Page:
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Title: Ritual tradition and performance : the Berava caste of southern Sri Lanka
Author: Simpson, R.
ISNI:       0000 0001 2435 141X
Awarding Body: Durham University
Current Institution: Durham University
Date of Award: 1984
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The present work is based on fieldwork carried out in Southern Sri Lanka among the Beravayo, a low status caste traditionally responsible for the performance of various ritual drumming duties. Although this occupational association goes back centuries and is still an important element in their contemporary caste identity, the Beraväyö are nowadays involved in a wide range of other ritual activitiea which include temple art work. astrology and in particular the performance of elaborate healing rituals for the relief of sickness and misfortune. The thesis centers on the lives and work of those Beraväyö who are most closely involved with the performance of such healing rituals. The first part of the thesis (Chapters 1-4) deals with the social organisation of the Beravä caste, paying particular attention to the way in which the various traditions of knowledge and skill which make their ritual performances possible are reproduced. The traditions passed on within the caste are viewed as a kind of property and the role they play in strategies of marriage and apprenticeship is examined. Chapter 4 deals with the translation of personal traditions into the caste specific services for which the caste is known. This entails examining the structure and organisation of the troupes which come together to perform certain rituals and the various factors, such as cost, scale of performance and elaborateness of preparations which the ritual patron must consider. The second part of the thesis (Chapters 5-7) deals with a specific ritual, an astrological ritual called the Bali Tovil which is intended to combat the malign influences of the planets. A description of the beliefs and ideas which underlie the ritual is given. followed by an account of a particular performance of a Bali Tovil. The analysis given in Chapter 7 attempts to account for the persuasive power which the performance of this type of ritual has in producing a positive effect on its participants. The final Chapter (8) looks at the impact of changes upon the tradition oriented system of ritual organisation and performance described in the previous chapters. The changes in question are coming from tourism and the new markets for cultural artefacts which this brings. With changes in the style of production to meet this demand, the meaning which various traditions have for those who possess them is re-evaluated. Chapter 8 demonstrates how traditions are creatively transformed to meet these changing circumstances and the consequences this has for the wider Beravä community.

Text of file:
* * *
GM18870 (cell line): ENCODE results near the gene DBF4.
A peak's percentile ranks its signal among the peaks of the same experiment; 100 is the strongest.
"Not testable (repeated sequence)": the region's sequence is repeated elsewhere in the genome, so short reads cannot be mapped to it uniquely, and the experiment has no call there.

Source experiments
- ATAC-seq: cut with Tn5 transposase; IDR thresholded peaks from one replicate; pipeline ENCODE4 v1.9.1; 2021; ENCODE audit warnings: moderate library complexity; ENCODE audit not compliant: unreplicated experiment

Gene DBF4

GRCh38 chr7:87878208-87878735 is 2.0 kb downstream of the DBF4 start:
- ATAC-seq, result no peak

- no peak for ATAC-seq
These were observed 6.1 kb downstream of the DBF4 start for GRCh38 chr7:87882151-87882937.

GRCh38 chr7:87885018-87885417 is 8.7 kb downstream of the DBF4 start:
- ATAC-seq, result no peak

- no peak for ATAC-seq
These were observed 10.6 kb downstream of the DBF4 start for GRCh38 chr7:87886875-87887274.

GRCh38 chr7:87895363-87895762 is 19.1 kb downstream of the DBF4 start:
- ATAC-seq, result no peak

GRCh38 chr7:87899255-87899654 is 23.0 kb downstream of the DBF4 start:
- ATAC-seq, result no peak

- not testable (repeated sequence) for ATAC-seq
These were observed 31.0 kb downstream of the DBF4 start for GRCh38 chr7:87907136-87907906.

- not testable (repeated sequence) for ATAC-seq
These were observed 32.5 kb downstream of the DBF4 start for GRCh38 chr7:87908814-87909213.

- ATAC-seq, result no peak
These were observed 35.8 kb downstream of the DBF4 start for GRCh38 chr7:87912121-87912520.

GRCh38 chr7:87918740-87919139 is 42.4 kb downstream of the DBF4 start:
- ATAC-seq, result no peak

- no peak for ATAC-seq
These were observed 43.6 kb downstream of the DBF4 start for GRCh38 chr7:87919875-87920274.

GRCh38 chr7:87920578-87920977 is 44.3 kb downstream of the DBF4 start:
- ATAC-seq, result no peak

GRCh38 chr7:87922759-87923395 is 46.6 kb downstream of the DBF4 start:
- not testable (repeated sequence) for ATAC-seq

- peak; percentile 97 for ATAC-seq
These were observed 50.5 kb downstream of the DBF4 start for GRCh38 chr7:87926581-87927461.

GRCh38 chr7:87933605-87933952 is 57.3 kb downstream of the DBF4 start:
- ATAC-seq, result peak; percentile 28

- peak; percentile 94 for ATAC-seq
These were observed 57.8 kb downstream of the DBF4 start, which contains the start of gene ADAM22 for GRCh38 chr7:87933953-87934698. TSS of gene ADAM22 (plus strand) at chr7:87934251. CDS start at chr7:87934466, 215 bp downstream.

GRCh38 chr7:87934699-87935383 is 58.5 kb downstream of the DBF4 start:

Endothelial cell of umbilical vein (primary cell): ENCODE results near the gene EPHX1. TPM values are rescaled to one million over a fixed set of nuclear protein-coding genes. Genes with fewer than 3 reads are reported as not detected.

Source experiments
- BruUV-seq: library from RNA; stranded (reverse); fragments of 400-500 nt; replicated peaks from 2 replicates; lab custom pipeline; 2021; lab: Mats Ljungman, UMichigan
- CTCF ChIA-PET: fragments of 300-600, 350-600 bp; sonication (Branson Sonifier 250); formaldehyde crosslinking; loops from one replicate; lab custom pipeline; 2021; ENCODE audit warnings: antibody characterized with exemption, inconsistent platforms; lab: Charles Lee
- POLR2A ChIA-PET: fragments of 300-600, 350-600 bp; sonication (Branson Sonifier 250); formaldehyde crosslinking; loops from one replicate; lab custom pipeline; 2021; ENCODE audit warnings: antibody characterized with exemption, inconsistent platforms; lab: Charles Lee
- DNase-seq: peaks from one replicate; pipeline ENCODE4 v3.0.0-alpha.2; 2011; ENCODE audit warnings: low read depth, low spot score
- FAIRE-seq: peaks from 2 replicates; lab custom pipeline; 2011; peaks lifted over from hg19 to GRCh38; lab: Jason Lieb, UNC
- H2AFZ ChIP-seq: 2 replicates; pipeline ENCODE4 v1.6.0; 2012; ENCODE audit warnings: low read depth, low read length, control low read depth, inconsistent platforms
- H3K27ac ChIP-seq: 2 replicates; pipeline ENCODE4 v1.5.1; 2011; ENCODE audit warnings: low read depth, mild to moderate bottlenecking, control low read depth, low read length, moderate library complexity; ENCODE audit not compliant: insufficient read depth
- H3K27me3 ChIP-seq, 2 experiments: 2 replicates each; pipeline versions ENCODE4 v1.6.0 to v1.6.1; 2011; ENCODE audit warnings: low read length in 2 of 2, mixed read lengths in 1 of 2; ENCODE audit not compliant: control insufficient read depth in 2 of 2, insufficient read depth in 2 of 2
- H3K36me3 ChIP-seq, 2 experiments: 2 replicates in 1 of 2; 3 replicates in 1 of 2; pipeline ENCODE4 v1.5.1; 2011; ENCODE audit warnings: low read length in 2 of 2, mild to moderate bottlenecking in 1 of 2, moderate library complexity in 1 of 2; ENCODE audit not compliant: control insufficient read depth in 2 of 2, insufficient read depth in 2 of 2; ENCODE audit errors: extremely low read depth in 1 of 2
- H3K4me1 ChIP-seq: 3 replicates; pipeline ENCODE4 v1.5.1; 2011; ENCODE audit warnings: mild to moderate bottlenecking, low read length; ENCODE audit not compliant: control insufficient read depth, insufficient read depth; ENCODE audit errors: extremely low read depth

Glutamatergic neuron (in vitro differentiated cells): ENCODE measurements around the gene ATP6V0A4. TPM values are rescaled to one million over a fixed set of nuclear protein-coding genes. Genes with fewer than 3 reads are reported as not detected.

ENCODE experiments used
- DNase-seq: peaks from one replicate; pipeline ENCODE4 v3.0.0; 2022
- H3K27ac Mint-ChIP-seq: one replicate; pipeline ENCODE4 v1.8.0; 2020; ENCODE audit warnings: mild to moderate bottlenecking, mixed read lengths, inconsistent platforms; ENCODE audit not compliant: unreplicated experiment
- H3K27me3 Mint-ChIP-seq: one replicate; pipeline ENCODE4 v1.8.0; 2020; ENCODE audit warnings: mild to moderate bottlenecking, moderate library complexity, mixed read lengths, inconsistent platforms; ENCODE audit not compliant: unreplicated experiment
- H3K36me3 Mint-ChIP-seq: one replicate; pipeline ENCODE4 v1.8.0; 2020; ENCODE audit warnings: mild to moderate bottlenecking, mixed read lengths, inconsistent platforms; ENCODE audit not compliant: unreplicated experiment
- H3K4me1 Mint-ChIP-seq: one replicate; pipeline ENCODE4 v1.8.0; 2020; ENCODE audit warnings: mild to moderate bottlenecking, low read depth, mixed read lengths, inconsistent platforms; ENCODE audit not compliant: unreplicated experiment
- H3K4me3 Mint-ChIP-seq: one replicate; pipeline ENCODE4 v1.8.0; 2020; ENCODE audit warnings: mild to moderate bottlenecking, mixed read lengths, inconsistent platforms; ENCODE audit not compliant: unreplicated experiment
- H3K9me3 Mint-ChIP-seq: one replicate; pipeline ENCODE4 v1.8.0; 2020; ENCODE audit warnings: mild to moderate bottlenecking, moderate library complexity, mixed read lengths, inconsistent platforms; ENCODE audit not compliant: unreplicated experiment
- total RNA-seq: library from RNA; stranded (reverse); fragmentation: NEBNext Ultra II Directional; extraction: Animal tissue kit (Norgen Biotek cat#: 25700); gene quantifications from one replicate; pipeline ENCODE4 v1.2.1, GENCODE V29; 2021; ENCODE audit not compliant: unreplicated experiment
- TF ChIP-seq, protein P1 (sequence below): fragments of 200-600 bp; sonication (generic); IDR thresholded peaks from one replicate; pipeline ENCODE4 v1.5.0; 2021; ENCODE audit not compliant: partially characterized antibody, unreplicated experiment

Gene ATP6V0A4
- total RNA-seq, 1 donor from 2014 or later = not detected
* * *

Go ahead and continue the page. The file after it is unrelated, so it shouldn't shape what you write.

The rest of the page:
Supervisor: Not available Sponsor: Not available
Qualification Name: Thesis (Ph.D.) Qualification Level: Doctoral
EThOS ID:  DOI: Not available
Keywords: Sri Lankan tradition